# MTH3011 - Partial differential equations - 2019

## 6 points, SCA Band 2, 0.125 EFTSL

Refer to the specific census and withdrawal dates for the semester(s) in which this unit is offered.

Faculty

Science

Organisational Unit

School of Mathematical Sciences

Chief examiner(s)

Coordinator(s)

Unit guides

Offered

Clayton

• First semester 2019 (On-campus)

Prerequisites

Students must be enrolled in the Master of Financial Mathematics or have passed one unit from MTH2010, MTH2015 or ENG2005 and one unit from MTH2032, or MTH2040

## Synopsis

Introduction to PDEs; first-order PDEs and characteristics, the advection equation, nonlinear equations. Classes of second-order PDEs; boundary and/or initial conditions for well-posed problems. The wave equation: exact solutions on infinite and finite spatial domains, other hyperbolic PDEs, reflection of waves. The heat equation: exact solutions on infinite domain, separation of variables for fixed and/or insulating boundary conditions. Finite-difference methods for ODEs, truncation error. Forward, backward and Crank-Nicolson numerical methods for the heat equation, truncation errors and stability analysis. Numerical methods for the advection equation; upwind differencing. Exact solutions of Laplace's equation in various domains. Numerical methods for Laplace's and Poisson's equation.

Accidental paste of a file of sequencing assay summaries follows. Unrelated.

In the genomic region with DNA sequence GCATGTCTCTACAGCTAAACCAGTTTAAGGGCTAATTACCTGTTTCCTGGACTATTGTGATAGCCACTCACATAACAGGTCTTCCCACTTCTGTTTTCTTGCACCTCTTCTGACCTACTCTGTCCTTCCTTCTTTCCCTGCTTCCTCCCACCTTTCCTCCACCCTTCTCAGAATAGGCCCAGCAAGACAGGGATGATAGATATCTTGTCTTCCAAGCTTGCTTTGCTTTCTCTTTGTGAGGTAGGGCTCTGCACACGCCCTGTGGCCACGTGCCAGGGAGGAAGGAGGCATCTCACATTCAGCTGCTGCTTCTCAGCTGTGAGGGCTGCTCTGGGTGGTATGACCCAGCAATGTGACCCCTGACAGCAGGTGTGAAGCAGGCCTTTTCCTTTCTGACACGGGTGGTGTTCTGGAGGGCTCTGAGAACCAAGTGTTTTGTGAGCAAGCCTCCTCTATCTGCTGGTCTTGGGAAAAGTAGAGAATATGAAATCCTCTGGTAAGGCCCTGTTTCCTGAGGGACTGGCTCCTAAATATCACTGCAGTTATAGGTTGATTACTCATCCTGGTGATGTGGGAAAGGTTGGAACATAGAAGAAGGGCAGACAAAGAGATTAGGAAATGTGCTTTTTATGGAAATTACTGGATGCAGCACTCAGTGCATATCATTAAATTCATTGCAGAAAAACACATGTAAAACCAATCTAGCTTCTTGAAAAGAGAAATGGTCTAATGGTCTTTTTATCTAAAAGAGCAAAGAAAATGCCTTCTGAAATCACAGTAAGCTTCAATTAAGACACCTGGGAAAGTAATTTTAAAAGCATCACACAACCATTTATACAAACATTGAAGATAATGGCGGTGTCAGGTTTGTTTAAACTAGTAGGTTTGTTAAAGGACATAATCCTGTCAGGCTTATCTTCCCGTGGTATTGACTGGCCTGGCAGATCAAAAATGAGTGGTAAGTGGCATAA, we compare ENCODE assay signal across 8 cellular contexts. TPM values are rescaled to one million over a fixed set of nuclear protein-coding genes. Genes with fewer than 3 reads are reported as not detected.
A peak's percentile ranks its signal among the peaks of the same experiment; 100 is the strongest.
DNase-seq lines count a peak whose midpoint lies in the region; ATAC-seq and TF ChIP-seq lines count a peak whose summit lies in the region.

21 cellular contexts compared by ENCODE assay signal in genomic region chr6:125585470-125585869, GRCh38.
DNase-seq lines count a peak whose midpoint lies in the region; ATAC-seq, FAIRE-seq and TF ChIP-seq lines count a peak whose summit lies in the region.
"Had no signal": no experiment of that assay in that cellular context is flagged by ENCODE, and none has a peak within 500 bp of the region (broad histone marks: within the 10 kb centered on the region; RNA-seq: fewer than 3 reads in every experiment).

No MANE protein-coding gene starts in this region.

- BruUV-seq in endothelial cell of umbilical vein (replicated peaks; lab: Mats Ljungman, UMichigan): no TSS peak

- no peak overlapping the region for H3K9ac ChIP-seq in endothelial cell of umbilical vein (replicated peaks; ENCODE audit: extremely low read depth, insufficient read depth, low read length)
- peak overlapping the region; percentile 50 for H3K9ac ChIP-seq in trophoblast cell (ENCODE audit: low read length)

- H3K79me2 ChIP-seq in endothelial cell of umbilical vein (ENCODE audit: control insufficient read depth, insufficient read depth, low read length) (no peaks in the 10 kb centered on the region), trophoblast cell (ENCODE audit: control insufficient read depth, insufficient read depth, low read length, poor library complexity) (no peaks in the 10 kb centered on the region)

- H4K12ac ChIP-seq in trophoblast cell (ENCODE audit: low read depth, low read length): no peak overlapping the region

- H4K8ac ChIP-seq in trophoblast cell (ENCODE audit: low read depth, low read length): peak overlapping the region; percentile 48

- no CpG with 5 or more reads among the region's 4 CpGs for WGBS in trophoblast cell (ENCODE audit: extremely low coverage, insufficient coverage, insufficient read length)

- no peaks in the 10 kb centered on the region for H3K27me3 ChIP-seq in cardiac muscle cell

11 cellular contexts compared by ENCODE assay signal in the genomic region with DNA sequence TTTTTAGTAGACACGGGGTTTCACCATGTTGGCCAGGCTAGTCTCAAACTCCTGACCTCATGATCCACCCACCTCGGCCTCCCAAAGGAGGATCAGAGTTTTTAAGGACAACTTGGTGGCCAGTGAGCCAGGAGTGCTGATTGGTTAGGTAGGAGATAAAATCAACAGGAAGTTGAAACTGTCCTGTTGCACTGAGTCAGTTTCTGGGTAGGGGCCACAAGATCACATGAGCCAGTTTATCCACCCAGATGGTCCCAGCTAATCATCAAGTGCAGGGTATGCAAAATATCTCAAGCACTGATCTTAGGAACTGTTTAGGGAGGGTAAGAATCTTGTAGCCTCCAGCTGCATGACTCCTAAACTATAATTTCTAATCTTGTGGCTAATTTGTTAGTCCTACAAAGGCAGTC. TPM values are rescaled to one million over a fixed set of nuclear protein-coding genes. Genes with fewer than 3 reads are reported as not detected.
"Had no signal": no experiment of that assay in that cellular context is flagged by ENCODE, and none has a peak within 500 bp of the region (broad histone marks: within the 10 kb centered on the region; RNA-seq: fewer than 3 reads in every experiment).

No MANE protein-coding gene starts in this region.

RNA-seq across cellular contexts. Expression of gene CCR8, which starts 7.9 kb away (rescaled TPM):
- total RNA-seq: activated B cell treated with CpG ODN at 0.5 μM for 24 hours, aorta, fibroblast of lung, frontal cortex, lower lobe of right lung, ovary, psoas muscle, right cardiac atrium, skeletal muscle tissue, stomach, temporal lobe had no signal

## Outcomes

On completion of this unit students will be able to:

1. Understand the role of partial differential equations in the mathematical modelling of physical processes;
2. Solve a range of first-order partial differential equations including using the 'method of characteristics';
3. Appreciate the properties of the three basic types of linear second-order partial differential equations, including suitable initial and/or boundary conditions;
4. Understand the mathematical properties of the diffusion equation, wave equation and Laplace's equation and solve them exactly under some simple conditions;
5. Analyse and interpret simple applications modelled by the advection equation, diffusion equation and Laplace's equation;
6. Understand the principles of finite-difference approximation of ordinary and partial differential equations and appreciate the advantages and disadvantages of a range of useful numerical techniques, including their stability;
7. Evaluate numerical solutions of some partial differential equations using computers, and display those results graphically.

## Assessment

End of semester examination (3 hours): 60% (Hurdle)

Continuous assessment: 40% (Hurdle)

Hurdle requirement: To pass this unit a student must achieve at least 50% overall and at least 40% for both the end-of-semester examination and continuous assessment components.